This article was originally published here
J Clin Hypertens (Greenwich). 2021 May 8. doi: 10.1111/jch.14244. Online ahead of print.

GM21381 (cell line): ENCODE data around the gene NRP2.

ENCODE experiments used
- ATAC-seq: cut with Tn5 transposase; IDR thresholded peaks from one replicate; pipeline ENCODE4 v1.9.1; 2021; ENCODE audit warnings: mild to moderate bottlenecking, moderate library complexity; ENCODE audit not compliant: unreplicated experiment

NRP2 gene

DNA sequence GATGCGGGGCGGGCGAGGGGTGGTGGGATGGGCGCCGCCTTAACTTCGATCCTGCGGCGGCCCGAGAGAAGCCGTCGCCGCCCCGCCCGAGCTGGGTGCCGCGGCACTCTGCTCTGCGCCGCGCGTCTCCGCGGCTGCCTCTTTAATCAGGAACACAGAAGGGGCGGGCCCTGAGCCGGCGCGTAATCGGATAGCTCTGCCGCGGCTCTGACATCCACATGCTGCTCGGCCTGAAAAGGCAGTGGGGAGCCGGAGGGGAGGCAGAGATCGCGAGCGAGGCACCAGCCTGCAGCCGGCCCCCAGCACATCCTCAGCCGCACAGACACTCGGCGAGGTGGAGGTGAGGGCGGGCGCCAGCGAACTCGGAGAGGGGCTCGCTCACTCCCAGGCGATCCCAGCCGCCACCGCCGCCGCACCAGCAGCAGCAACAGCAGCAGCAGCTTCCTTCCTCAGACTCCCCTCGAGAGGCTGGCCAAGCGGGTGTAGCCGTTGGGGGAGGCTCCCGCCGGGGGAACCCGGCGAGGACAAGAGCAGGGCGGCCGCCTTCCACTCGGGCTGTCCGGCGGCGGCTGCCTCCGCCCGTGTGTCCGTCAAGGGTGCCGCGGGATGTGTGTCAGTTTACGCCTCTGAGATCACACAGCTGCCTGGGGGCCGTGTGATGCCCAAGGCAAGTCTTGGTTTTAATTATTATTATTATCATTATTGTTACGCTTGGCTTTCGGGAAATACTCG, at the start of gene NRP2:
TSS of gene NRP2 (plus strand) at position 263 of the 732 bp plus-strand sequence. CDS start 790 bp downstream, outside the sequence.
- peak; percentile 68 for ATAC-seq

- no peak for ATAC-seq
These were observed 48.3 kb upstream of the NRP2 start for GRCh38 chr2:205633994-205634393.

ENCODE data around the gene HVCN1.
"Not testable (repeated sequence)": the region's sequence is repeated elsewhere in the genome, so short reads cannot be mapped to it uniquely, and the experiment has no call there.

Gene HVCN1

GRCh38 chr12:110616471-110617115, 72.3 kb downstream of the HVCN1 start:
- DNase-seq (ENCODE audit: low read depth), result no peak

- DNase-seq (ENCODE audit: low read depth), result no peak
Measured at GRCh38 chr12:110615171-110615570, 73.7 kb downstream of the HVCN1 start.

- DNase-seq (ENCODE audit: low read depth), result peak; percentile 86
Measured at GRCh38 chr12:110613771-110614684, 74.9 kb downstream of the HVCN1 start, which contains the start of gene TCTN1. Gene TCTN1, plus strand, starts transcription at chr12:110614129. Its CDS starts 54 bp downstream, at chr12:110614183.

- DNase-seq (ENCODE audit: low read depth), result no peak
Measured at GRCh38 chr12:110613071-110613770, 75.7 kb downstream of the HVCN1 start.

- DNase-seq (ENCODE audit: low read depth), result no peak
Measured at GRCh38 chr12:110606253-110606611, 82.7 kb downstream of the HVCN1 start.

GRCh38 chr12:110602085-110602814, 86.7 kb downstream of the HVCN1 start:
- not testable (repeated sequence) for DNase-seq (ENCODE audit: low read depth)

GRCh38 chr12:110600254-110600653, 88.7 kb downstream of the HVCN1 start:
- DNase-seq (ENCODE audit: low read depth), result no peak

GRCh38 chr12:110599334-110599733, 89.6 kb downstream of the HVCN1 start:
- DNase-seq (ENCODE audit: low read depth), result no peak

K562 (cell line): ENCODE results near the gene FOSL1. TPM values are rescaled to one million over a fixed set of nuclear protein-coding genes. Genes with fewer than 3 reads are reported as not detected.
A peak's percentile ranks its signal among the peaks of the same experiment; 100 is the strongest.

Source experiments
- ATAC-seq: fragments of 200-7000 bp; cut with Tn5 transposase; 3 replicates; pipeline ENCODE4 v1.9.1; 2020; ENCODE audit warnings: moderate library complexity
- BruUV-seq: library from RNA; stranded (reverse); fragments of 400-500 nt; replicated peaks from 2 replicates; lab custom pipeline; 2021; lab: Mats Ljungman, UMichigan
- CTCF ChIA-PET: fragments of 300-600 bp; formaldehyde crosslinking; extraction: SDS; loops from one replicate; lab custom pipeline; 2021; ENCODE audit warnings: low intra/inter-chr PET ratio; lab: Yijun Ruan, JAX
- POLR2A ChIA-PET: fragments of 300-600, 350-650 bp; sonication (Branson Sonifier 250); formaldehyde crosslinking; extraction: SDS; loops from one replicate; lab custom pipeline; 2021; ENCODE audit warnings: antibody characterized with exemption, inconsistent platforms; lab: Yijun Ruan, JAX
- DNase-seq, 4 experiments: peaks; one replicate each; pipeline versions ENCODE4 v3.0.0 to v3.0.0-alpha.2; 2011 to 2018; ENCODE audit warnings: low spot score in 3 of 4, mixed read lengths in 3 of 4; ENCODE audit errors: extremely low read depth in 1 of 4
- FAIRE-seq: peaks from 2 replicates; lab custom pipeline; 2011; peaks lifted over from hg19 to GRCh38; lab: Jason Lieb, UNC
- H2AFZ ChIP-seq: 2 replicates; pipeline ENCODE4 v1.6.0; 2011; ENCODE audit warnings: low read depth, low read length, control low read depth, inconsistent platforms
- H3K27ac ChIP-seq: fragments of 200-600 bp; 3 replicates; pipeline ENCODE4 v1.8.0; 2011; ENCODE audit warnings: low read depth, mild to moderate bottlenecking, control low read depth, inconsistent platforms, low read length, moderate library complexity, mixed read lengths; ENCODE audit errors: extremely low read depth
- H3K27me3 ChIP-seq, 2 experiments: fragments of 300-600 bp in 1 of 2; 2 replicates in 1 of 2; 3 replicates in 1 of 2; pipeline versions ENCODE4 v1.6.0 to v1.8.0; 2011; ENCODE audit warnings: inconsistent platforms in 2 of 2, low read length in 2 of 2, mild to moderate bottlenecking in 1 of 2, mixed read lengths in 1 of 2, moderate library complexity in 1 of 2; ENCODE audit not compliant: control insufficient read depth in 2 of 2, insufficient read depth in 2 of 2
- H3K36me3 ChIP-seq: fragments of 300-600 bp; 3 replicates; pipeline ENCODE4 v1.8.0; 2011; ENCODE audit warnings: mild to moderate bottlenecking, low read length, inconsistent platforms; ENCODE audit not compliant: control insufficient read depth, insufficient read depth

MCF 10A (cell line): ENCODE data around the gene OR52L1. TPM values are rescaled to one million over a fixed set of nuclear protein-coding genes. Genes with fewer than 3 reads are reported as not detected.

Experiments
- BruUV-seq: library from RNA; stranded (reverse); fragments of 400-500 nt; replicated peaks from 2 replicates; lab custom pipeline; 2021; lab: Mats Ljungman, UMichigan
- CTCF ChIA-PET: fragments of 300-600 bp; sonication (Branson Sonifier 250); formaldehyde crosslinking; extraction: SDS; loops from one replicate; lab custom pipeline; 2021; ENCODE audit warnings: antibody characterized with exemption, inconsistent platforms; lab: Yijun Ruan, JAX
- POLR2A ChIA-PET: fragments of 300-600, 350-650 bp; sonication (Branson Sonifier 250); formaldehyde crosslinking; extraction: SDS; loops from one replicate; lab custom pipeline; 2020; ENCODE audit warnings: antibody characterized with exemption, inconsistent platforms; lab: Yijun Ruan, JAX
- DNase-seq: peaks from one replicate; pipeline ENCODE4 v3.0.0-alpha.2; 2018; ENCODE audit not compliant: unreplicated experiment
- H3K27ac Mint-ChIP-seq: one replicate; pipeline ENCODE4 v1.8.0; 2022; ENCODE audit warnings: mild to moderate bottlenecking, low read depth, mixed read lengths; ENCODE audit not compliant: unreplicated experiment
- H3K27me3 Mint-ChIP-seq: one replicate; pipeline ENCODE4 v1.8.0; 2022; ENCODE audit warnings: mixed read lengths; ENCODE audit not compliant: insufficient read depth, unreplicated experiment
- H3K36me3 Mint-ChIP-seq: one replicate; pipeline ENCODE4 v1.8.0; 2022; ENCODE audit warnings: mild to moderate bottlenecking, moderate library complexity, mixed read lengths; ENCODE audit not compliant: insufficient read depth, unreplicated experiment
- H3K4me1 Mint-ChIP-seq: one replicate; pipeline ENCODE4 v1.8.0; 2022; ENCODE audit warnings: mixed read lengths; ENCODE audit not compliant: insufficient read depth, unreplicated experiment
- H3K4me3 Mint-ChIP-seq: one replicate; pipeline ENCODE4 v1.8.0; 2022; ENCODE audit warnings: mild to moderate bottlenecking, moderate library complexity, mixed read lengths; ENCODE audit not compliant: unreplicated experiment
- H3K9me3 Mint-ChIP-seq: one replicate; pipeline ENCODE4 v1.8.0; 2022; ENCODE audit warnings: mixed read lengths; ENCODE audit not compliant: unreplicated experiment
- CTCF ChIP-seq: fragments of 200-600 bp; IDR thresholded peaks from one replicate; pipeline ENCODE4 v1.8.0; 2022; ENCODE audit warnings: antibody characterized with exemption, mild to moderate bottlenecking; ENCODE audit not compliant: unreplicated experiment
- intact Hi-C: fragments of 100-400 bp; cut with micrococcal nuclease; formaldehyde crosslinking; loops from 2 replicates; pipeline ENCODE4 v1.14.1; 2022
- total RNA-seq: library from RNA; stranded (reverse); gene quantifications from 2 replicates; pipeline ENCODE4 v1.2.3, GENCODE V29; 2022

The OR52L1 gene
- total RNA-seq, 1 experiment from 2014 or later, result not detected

Although the role of magnesium in blood pressure has been well studied among hypertensive patients, no study has explored the role of magnesium in hypertensive crises. The primary objective of this study is to evaluate the differences in serum magnesium levels between hypertensive crises patients and matched controls (age-, sex-, race-, and diabetes-matched) in a 1:1 random match. This study is a single-center, retrospective, chart review, case-control study of patients with hypertensive crises (case group) and patients without hypertensive crises (control group). Patients were included in the case group if they were 18 years of age or older with hypertensive crises and have a documented magnesium level. The control group patients were required to be 18 years of age or older, have no diagnosis of hypertensive crises, and have a documented magnesium level. The primary outcome of the study was to compare the mean serum magnesium in patients with hypertensive crises versus patients without hypertensive crises. Three hundred and fifty-eight patients were included in the study: 179 patients in both the case group and control group. The primary outcome results showed that serum magnesium concentration was not significantly different between the case group (1.89 ± 0.29 mg/dl) and control group (1.90 ± 0.31 mg/dl) (p = .787). This study found no significant difference in serum magnesium levels in patients with hypertensive crises compared to a random matched control group. Larger observational or experimental studies may be useful to evaluate the effect of magnesium on blood pressure in hypertensive crises.